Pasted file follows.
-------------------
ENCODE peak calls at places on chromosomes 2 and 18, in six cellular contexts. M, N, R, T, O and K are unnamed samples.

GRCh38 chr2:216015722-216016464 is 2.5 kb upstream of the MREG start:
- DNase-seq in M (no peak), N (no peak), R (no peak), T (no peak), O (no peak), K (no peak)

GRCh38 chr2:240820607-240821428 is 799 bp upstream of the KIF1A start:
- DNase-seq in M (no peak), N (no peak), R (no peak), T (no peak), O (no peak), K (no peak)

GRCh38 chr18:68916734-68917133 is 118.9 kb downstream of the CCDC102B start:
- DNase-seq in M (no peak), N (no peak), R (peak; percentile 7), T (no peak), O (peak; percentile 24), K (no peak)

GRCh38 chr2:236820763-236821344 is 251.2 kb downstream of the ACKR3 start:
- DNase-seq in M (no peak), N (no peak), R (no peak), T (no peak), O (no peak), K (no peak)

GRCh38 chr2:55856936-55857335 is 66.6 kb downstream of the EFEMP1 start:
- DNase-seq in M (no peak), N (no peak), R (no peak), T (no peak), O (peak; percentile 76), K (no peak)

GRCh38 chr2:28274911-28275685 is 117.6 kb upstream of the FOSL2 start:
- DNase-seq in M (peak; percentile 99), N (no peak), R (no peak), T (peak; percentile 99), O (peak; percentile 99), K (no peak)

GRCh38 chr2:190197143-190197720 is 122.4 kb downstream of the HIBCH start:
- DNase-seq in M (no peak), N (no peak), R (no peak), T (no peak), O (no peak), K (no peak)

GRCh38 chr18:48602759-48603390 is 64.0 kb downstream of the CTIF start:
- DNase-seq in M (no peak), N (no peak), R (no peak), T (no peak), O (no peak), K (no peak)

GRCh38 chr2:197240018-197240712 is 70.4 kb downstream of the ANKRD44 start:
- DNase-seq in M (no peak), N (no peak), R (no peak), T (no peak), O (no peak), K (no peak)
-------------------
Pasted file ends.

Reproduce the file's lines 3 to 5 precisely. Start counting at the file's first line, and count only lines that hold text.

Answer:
- DNase-seq in M (no peak), N (no peak), R (no peak), T (no peak), O (no peak), K (no peak)

GRCh38 chr2:240820607-240821428 is 799 bp upstream of the KIF1A start:
- DNase-seq in M (no peak), N (no peak), R (no peak), T (no peak), O (no peak), K (no peak)